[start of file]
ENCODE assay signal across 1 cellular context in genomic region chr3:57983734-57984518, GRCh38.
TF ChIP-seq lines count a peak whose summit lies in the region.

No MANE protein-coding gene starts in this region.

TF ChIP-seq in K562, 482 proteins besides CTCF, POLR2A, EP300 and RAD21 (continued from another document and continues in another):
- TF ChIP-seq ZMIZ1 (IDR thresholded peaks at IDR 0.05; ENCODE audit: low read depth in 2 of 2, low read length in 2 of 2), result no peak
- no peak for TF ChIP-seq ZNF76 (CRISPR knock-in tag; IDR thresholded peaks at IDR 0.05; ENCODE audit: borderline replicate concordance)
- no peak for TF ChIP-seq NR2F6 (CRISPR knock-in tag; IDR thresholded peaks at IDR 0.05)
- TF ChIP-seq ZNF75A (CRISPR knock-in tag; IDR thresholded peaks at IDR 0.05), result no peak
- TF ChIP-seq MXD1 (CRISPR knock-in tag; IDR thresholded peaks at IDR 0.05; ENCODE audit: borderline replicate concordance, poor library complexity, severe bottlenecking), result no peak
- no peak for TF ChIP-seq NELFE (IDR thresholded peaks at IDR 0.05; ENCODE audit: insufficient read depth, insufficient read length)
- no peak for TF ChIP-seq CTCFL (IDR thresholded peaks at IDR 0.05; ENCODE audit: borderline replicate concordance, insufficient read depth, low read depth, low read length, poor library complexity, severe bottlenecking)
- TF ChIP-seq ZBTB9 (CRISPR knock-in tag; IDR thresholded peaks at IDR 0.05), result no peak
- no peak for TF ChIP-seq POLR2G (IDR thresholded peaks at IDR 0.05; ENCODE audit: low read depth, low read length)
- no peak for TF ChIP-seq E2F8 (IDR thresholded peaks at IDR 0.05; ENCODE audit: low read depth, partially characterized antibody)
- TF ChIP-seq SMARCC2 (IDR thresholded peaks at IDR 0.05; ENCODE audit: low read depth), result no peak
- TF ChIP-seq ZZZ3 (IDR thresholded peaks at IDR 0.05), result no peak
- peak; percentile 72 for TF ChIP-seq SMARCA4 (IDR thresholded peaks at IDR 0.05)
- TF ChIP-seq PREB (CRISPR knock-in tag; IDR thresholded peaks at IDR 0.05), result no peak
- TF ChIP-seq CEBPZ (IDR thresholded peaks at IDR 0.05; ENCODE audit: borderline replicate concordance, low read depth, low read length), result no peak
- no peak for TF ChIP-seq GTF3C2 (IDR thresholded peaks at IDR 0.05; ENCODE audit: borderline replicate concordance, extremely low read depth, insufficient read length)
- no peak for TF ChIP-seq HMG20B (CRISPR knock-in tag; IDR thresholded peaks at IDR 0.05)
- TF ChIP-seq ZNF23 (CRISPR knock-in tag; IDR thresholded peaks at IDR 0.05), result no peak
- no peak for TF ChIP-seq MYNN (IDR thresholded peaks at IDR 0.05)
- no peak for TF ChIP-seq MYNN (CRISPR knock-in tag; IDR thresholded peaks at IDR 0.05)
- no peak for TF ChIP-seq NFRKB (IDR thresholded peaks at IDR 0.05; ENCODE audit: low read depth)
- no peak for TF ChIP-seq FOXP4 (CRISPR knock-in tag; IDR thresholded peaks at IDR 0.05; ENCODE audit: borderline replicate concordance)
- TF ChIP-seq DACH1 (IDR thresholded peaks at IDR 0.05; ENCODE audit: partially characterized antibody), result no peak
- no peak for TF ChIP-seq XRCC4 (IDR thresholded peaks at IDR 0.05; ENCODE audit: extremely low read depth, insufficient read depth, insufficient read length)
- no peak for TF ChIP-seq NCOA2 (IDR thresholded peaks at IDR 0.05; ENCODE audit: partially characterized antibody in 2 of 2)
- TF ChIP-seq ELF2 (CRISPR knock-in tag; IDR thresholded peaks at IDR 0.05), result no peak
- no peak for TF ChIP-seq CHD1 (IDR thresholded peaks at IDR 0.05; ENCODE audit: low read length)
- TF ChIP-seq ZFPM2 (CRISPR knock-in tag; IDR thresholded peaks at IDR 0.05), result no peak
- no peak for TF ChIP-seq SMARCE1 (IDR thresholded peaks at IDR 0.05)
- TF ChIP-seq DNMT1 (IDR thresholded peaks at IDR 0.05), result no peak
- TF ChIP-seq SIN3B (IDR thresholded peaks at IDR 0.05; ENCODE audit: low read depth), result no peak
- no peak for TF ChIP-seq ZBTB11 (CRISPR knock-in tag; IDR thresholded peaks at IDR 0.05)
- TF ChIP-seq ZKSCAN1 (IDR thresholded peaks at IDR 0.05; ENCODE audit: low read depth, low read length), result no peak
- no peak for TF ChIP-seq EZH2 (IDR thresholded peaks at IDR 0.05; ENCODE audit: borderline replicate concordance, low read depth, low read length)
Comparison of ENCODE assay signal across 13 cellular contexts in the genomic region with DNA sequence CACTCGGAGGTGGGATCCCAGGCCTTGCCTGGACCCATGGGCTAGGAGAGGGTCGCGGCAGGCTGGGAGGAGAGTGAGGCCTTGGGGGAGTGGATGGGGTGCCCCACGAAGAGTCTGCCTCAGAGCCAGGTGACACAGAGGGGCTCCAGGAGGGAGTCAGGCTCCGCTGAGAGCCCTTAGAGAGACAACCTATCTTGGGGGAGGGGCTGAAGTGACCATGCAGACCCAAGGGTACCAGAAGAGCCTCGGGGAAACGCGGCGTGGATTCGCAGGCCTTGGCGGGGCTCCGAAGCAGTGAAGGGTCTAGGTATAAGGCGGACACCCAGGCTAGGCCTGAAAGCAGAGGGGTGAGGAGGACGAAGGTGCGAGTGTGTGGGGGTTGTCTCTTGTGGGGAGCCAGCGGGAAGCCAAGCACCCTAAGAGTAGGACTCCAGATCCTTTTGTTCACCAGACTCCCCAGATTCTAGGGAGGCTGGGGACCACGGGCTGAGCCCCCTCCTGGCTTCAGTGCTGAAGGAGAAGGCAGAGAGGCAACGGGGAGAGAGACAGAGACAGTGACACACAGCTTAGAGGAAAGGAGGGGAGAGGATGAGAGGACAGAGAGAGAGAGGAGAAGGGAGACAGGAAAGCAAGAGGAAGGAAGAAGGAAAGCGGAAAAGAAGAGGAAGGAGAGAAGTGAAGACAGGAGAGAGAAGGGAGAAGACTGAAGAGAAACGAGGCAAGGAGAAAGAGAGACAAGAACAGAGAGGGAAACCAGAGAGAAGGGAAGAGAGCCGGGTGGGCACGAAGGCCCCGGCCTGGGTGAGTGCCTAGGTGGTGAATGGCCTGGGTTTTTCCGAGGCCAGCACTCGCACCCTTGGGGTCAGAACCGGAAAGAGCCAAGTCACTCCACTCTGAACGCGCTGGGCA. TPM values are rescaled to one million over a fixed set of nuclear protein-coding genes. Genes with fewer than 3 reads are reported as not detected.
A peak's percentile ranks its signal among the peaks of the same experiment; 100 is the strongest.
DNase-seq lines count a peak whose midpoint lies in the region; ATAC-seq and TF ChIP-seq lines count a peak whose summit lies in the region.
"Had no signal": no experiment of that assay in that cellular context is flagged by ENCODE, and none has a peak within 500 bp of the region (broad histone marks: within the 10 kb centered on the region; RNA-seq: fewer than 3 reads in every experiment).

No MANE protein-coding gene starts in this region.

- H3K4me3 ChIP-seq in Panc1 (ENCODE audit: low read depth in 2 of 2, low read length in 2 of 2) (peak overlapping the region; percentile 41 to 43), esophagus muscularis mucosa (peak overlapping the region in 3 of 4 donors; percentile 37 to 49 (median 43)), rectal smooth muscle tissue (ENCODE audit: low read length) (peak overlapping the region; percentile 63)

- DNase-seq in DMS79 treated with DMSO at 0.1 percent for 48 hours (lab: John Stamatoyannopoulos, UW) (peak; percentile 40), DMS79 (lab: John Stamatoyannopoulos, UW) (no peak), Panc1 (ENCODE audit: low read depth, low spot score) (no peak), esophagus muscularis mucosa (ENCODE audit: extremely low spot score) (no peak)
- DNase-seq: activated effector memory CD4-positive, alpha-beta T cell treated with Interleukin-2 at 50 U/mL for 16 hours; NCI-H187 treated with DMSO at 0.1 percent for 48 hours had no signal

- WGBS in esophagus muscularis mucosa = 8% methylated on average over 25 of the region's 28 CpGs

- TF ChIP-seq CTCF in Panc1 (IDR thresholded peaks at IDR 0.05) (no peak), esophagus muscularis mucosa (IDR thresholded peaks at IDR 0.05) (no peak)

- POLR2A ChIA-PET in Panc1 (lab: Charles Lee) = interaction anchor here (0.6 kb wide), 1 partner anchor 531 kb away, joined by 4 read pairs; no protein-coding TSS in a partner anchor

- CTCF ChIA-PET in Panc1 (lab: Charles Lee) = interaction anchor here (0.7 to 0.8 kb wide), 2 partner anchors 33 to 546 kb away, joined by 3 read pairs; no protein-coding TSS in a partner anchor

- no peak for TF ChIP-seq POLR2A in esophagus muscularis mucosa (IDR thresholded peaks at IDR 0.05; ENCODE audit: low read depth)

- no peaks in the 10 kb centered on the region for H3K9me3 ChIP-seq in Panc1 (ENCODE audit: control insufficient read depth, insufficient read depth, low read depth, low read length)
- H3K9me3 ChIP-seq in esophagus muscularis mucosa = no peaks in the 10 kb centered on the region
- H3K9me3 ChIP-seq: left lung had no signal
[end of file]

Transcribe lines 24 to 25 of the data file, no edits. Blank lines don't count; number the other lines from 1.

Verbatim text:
- no peak for TF ChIP-seq MYNN (CRISPR knock-in tag; IDR thresholded peaks at IDR 0.05)
- no peak for TF ChIP-seq NFRKB (IDR thresholded peaks at IDR 0.05; ENCODE audit: low read depth)